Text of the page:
I awaken bleary-eyed after two hours of deep sleep and three hours of tossing and turning. It is time to get up, grab a banana and coffee, choke down my usual peanut butter sandwich, and face the day. I wrap a flannel shirt around my waist — smiling as I recall how my daughter would tsk-tsk at the sight of me — and walk unsteadily down from my fleabag motel in Breezy Point to the convenience store/gas station at the highway intersection where I eat my meals. My whole body aches from lifting and carrying two motorboats in and out of small lakes. My knees are skinned and bruised from squatting for hours on metal boat seats. My hands bear dozens of small nicks and cuts — this one from the Nelson Lake female, this one from the Pelican-Breezy Point chick, this one from nipping myself with needle-nose pliers when closing a steel band on the Star Lake male. My nails are thickly encrusted with the plastic glue we use to seal the bands.
Exhausted and beaten up as I am, I become obsessed with not making a mistake on my trip home. “Don’t forget the blood drops and feather samples. Don’t forget to return the motel room key. Don’t run into a curb and damage the rental car. Don’t leave your laptop in the trunk at the Brainerd Airport. Don’t lose your boarding pass. Don’t forget to text Linda and ask if she can help Molly stow the Loonmobile in Wisconsin.”
I make it to the Brainerd Airport. The Delta ticket agent kindly and somewhat inexplicably checks both of my bulky suitcases for free (!). My Pre-Check status does not show on the boarding passes he prints out for me, though, so I am forced to wait in the security line as passenger after passenger is guided through ahead of me. But at last I am in my seat on the plane. The hardest part of this travel day is over.
At brief moments, I reflect on the past three weeks of loon capture. While most teams have fixed roles for each team member — e.g. Martha runs the motorboat, Steve spotlights the loons, Kevin handles the netting, Emma prepares the bands and data sheet on shore — we use a “musical chairs” model, so that each intern gets a chance to play each role. (The exception is netting, which is tricky to learn and which would cost us many captures during the learning process.) Because of our quirky approach, I as netter am working with a different spot-lighter and different motorboat operator on each lake. This means that I am constantly coaching, constantly adjusting to different spotlighting and boating styles, and all the while just hoping to catch the birds. “Keep the light right in his eyes!”, I whisper. “Lean way forward so that you don’t spotlight the bow!” “Angle the light higher on the water so we can see the loon if it surfaces at a distance!” “Quickly and broadly”, I bleat, after a loon dives right next to the boat, because such a bird could resurface in any direction but will likely be close at hand and easy to see when it does so. “Stay on him!” I cry, helpfully, when a chick dives and swims away but remains within a foot of the surface so that we can track it and pounce when it comes up. Our odds of capture seem long for each loon we spot. Yet somehow, despite our inefficient and high-stress rotation of roles, we manage to catch most of the loons we find. The interns, I learn again this year, pick up each role quickly. They and I are pleased by their rapid improvement. I hope they forgive my occasional impatience during the hunt for each loon. I tell them, “Great work, everybody!” and give an occasional fist bump, when we net a particularly evasive individual. Considering the steep learning curve, they do an amazing job.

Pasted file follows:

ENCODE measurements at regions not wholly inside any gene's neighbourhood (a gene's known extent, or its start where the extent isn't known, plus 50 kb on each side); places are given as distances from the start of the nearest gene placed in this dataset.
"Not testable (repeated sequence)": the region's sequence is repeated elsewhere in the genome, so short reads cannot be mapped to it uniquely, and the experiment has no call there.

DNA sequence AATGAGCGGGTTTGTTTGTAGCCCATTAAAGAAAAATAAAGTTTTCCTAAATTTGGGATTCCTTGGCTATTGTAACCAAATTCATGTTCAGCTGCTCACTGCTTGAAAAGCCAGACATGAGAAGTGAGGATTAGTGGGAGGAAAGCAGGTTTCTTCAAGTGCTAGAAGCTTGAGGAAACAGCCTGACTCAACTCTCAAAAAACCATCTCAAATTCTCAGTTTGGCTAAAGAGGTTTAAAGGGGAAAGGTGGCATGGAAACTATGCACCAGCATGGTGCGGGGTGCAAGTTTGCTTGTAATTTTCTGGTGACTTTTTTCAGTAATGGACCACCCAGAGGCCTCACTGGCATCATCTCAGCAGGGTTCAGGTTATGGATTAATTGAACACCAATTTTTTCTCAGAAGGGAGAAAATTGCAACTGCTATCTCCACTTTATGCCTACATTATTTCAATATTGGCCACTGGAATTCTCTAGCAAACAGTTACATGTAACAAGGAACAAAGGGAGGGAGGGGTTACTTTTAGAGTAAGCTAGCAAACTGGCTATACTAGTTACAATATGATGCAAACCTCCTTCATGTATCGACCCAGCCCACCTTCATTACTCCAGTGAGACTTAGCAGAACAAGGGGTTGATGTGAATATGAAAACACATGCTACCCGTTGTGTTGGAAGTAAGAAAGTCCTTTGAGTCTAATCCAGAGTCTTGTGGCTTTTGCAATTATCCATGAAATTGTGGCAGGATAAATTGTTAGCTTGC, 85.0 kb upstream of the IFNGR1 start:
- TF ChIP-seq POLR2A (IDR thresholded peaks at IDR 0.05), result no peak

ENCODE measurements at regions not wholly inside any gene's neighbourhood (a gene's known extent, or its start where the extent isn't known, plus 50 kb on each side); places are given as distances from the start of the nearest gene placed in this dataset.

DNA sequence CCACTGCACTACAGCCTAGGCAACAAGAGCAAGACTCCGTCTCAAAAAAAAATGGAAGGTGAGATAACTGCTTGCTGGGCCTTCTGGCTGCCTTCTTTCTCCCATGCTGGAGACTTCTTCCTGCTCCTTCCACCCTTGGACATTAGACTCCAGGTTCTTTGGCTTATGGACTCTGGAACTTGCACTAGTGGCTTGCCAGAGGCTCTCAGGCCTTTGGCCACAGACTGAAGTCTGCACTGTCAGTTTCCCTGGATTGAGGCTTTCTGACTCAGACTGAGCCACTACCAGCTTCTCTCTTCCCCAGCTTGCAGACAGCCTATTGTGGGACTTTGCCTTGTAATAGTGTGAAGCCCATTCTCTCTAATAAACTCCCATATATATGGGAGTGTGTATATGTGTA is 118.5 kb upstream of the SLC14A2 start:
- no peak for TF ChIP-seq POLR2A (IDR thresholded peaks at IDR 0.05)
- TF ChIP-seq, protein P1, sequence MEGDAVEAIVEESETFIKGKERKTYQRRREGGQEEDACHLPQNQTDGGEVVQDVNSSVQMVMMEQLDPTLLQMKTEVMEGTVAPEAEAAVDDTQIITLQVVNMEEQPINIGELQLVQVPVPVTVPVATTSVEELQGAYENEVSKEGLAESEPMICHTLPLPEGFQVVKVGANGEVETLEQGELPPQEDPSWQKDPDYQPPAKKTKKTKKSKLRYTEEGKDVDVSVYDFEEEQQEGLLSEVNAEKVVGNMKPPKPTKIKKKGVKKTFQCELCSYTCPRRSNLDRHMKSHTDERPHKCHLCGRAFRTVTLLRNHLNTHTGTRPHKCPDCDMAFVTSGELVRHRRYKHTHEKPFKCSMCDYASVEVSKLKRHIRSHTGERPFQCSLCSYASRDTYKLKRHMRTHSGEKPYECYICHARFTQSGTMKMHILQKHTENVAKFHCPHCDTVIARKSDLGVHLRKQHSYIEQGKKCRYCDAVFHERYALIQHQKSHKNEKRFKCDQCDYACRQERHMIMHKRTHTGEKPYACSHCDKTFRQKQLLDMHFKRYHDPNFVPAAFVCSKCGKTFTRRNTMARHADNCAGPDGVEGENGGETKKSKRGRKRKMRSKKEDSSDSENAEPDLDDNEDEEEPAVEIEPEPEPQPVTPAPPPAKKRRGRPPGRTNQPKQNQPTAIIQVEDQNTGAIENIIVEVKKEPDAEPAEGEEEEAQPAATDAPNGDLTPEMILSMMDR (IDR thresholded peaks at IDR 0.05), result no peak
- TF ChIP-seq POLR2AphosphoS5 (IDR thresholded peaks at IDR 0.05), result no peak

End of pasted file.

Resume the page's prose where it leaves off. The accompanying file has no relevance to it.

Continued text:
In fact, capture went well in both Wisconsin and Minnesota. In large part because of the generous help of Kevin Kenow and his USGS banding crew that spent six nights out, we caught and banded more loons in 2022 than we have in any other year: 94 individuals in Wisconsin and 95 in Minnesota. (Kudos and thanks also to Mike of the National Loon Center and Terri and Richard, NLC volunteers.) We collected crucial mass data from our loons in both states. Comparison of these masses with past years — and with water clarity data from Landsat satellites — might be enough to tell us if Minnesota loons, like Wisconsin loons, have suffered weight losses over the past quarter century owing to declines in lake clarity related to increased rainfall.
We have now caught enough loons in north-central Minnesota that our Minnesota Study Area has taken shape. It includes Nisswa and Pequot Lakes to the southwest, the Whitefish Chain to the north, extends in a northeasterly direction to Outing and Emily, and ends at about the hamlet of Mission to the southeast. In all, the new Minnesota study area comprises some 110 territories. These territories will be those we use to gauge the status of the loon population in north-central Minnesota. These territories will tell us whether Minnesota loons face the same dangers that loons in northern Wisconsin do. I have seen enough similarities between my two study areas that I am concerned. But we must wait to see what the data show.
So as I scrape glue off my nails, rub my sore knees, inspect the healing lacerations on my hands and forearms, and take deep breaths to try to clear my fuzzy brain, I smile. We did well this year. We are well on the road towards assessing the status of loons across the Upper Midwest. And I love my job.